Some of the best collaborative learning experiences in any association or nonprofit can happen informally through volunteer experiences on committees and task forces. Learning belongs on your agenda along with the business of dialoguing, deciding and doing.
Formal learning takes place through leadership development programs, board orientation and officer training. Informal learning can happen through the new ideas and information flowing through our work and as brief “teaching moments” about our culture and practices routinely built into meeting agendas.
When our committees or task forces are charged with analyzing and deciding a critical issue, we can be intentional about using critical thinking processes and tools to be more effective. We could be disciplined about answering certain strategic questions or checking particular perspectives.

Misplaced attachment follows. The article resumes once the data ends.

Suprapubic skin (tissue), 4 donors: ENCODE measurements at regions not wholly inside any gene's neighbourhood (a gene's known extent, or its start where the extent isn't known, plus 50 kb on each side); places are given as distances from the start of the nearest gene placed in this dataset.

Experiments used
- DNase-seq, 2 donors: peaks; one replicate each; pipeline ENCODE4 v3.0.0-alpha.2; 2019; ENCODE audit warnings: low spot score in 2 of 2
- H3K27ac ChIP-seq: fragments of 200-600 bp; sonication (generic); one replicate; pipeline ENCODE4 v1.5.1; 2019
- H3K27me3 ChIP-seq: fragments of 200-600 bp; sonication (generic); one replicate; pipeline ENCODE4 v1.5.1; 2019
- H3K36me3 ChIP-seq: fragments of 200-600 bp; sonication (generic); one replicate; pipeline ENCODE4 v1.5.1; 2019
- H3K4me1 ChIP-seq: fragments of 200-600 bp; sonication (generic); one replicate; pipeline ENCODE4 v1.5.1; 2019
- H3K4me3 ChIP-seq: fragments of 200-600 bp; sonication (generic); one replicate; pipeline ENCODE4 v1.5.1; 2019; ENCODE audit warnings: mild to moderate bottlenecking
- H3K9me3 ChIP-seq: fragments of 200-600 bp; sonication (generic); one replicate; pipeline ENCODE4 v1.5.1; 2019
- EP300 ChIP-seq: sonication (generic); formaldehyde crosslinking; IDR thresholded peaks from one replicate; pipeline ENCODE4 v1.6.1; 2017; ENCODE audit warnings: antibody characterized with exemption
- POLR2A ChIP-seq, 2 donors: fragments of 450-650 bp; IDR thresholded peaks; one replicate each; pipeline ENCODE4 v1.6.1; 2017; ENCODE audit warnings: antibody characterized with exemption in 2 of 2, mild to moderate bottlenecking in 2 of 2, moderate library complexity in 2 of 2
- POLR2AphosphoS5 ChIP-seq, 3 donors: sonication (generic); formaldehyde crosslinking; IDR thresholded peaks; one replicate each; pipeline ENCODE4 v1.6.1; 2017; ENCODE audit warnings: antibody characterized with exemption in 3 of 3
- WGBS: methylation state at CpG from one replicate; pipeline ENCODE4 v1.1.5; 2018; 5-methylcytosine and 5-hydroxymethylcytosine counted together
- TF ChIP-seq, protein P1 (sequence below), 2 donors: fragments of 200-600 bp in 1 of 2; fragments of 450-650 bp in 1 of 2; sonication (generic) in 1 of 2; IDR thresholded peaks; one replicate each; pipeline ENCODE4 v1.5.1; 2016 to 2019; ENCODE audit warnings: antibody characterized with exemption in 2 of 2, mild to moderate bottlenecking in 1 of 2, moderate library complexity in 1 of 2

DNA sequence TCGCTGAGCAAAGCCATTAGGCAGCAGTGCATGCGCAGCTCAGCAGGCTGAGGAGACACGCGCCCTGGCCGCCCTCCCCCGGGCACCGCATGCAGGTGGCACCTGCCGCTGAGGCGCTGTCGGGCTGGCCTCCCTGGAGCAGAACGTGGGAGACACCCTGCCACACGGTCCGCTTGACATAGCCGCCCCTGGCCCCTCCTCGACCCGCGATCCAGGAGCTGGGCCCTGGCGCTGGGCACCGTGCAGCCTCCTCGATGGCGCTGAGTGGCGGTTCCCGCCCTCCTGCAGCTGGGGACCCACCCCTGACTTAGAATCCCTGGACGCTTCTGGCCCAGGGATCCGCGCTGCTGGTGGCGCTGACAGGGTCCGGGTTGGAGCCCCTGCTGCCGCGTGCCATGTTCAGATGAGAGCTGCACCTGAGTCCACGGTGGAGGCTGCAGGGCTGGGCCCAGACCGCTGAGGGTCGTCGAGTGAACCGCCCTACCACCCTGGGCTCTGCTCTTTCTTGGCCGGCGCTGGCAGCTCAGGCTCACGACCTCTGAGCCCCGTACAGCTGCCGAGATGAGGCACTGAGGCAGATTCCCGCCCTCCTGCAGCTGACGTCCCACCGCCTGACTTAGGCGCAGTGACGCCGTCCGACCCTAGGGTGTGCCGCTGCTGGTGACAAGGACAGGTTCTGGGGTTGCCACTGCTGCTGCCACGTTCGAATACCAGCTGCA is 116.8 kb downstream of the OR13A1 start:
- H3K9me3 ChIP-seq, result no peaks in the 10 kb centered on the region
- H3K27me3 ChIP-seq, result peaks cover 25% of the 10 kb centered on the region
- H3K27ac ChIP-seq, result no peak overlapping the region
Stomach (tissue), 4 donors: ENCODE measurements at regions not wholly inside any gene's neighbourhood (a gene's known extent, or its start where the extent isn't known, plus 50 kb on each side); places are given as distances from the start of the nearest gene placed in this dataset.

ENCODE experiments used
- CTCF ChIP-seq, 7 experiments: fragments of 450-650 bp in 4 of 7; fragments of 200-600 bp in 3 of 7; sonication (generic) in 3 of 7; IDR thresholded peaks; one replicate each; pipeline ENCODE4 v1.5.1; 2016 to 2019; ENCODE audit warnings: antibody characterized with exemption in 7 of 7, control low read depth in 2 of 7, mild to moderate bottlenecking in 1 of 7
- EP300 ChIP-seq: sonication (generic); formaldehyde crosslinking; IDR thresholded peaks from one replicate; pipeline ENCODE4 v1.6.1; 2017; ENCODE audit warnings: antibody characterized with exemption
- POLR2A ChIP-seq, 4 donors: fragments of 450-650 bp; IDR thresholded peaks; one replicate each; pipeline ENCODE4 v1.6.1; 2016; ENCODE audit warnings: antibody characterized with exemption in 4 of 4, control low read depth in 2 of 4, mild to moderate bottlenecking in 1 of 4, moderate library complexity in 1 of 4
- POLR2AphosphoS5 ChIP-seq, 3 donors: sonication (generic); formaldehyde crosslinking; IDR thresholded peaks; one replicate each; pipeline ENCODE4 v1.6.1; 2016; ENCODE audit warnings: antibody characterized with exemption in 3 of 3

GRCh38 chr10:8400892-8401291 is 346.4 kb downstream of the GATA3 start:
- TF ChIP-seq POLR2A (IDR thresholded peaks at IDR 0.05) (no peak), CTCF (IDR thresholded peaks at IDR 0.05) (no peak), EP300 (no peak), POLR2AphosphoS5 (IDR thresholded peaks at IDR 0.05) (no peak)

When we falter in our ability to communicate or get a project done, we can use action learning practices to reflect on and improve our group interaction and effectiveness.
At the end of each significant meeting, we can evaluate how well we accomplished our objectives and agree on how to be more effective next time.
When we set our goals and plan of work, we can explicitly declare what we want to learn individually and collectively. This should be as important to us as what we want our committees and task forces to achieve. The higher the level of accountability a group has the more open and willing its members should be to coaching and holding each other accountable for the success of the organization.
Instead of seeking volunteers who already have relevant experience and knowledge, we might be wiser to seek volunteers who are excited about learning how to do something bold together. Know-how is not hard to find when we start with leaning to work collaboratively.